We began our tour in the Native Plants Garden, for a couple of reasons: one, it is a great place to see many blooming plants in a fairly small space and thus do a “prairie plants primer” in short order; and two, I wanted my guests to appreciate a particular vista.
Just east of the visitor center building there is a double row of limestone seating. After about June 15—when the surrounding garden plants have reached a certain height—a wonderful thing happens when you sit upon either level of the stone arc and look south. The paved pathways and service drive disappear from your line of vision; the plants near you and extending down the slope are as one with the Curtis Prairie.
I am certain this phenomenon is no accident. The Native Plants Garden was designed by landscape architect Darrel Morrison. Doubtless he had just this view in mind when he specified what plants should be used in that particular spot. Morrison no longer lives in Wisconsin, but he visits the Arboretum from time to time; some day I mean to thank him for this annual bit of magic.
On Sunday, while the visitors were seated, I read an essay by Robert E. Gard called “The Voice of the Prairie is Like the Creation”. Published in the Capital Times newspaper in February 1986, the work speaks of seeing the prairie as it was before humans came, the sadness of its near-total destruction, and the hope that people now understand the importance of preservation and restoration.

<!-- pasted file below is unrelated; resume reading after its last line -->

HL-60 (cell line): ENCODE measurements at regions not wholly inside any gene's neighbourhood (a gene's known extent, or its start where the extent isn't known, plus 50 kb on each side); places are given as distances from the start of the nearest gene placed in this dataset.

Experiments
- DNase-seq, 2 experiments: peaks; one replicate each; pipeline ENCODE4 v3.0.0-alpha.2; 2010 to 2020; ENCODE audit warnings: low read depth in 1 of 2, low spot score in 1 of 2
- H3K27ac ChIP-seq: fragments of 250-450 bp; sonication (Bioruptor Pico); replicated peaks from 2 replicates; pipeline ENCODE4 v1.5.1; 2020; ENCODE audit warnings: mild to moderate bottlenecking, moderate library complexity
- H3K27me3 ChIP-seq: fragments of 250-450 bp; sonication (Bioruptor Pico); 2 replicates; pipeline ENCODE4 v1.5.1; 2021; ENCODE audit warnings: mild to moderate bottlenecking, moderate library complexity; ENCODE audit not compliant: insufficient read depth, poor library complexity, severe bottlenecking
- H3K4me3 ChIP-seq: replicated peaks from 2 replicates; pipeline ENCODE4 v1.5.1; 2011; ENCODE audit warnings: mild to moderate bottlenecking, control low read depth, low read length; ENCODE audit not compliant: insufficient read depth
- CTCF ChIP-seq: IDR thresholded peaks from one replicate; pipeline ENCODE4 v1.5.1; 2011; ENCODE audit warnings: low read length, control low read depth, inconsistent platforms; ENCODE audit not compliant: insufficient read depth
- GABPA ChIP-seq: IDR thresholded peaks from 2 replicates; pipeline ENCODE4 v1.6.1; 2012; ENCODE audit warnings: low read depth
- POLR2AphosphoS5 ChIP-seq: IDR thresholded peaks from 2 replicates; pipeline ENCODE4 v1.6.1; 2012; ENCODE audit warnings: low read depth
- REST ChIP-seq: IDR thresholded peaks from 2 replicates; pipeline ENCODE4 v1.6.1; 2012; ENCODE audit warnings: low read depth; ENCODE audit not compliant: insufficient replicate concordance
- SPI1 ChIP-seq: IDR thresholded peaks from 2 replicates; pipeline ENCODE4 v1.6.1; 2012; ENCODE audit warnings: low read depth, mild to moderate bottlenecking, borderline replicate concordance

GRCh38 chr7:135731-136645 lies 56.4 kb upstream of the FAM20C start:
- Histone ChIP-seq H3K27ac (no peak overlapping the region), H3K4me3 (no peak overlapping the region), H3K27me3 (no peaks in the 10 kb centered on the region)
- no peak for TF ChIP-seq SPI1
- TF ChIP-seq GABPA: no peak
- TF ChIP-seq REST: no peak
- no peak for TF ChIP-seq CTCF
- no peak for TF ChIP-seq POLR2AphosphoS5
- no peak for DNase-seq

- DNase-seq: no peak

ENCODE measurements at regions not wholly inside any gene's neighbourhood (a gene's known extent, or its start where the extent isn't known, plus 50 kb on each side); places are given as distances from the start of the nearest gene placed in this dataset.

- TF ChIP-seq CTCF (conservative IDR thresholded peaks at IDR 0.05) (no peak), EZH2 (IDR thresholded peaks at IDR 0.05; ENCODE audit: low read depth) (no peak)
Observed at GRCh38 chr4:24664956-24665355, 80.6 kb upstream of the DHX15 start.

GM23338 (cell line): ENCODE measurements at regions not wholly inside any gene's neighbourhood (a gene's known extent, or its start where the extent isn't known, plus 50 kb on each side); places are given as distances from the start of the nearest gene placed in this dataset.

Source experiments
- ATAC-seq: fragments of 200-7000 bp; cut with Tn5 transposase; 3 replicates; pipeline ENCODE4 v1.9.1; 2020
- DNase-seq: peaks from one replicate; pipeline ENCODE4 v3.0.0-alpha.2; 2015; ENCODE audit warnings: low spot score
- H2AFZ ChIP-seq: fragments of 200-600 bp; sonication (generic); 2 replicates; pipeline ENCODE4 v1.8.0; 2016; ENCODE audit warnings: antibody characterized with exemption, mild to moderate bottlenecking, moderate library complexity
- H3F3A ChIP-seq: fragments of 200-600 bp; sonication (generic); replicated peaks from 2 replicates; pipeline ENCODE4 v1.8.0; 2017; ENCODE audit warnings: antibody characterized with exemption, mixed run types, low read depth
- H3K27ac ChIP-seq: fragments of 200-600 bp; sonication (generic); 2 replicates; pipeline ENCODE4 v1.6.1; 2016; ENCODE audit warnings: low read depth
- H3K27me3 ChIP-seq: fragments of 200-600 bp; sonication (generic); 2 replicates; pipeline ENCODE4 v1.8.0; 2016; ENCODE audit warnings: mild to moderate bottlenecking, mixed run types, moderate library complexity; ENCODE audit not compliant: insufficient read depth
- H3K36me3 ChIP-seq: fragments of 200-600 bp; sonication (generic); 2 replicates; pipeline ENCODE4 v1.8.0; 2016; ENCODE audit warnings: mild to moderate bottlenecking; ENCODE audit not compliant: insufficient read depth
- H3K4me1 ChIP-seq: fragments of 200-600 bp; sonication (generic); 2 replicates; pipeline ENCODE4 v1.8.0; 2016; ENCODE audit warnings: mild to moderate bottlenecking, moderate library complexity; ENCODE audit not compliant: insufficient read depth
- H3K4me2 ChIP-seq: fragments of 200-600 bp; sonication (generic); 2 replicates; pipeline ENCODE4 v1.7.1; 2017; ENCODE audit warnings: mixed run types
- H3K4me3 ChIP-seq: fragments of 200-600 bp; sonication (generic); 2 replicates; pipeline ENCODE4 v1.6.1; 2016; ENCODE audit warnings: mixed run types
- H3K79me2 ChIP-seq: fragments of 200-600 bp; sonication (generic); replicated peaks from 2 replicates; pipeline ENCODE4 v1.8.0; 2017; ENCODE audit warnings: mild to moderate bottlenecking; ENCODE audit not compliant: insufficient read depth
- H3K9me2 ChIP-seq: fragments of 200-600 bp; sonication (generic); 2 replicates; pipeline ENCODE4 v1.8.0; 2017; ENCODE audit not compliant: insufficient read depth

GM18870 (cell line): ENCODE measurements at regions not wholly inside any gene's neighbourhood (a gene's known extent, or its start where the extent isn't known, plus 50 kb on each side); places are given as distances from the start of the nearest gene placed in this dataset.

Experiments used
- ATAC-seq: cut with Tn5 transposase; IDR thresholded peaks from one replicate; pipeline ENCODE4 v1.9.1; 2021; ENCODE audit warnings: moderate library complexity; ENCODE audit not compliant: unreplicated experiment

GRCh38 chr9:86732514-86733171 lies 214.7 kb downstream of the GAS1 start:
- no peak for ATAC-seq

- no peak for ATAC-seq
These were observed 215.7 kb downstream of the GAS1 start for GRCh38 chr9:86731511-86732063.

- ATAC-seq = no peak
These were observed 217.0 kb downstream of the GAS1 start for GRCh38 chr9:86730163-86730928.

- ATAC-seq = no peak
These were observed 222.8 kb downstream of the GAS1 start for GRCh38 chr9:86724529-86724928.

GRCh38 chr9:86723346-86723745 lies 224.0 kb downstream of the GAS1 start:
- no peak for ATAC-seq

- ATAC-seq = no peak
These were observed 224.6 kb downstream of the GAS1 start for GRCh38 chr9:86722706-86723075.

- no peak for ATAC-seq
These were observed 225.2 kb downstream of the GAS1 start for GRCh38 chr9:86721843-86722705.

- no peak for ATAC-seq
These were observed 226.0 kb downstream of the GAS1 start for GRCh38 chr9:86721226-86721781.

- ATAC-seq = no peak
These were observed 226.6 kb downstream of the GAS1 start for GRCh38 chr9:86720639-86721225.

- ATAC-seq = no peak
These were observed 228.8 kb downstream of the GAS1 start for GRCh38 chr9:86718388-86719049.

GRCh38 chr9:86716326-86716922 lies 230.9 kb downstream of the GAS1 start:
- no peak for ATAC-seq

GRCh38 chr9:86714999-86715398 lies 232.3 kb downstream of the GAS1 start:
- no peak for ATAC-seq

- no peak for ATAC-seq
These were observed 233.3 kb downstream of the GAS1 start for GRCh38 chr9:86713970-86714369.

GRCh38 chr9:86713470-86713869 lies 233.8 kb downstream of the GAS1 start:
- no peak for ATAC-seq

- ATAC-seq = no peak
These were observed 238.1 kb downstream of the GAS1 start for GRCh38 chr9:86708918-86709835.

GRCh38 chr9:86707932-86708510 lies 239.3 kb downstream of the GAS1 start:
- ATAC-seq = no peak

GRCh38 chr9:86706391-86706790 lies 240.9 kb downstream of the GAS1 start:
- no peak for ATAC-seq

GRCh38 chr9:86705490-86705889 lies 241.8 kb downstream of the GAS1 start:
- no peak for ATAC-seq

Holding those inspiring words in our minds, and having identified blooming beebalm, flowering spurge, false or “oxeye” sunflower, common and butterfly milkweed, white wild indigo, white prairie clover, rough cinquefoil, rattlesnake master, and perhaps other species I failed to record, we then set off to actually walk the prairie paths and appreciate it “close up”.
Not in bloom yet, but prominent in the central-northern part of the Curtis, is cupplant. Its large, triangular leaves “cup” the square stem and will actually hold water. Small birds drink from these tiny pools; occasionally insects drown in them. Look for yellow flowers before long.
Elderberry is in bloom here, as it was in the Grady Tract last week. After a quick introduction to the fire-tolerant bur oak grove along the central firelane, we took the narrow diagonal path across the heart of the Curtis Prairie, matching the plants we found there to the ones we’d learned in the garden. For some reason – overcast? Too hot? – the spiderwort was closed up for the day, so we were denied its lovely purple-blue color.
We paused to “boo and hiss” the villain of the Curtis Prairie: reed canary grass. A wide swath of this non-native, invasive, very hard to control species has taken over along a natural waterway through the prairie’s center. Research continues into ways to control it, or at least set it back a notch.
Though not as numerous as they were earlier in the season, wood ticks are still present in the Curtis Prairie. Please check for them while and after hiking; wearing long pants and tucking the cuffs into your socks are sensible precautions. Use of chemical repellents is a personal choice.
At the McCaffrey Savanna end of the trail, we discovered two woodland-understory plants in bloom: woodland tick-trefoil and American lopseed. (The latter is the one whose name I could not come up with immediately.) They both feature spiky pink inflorescences and wide leaves; the tick-trefoil is the one whose leaves have “drip tips” (tapered apices).
And then we were back to the Visitor Center to cool off! Next week’s tour will return to the Grady Tract. Kathy Miner, UW Arboretum naturalist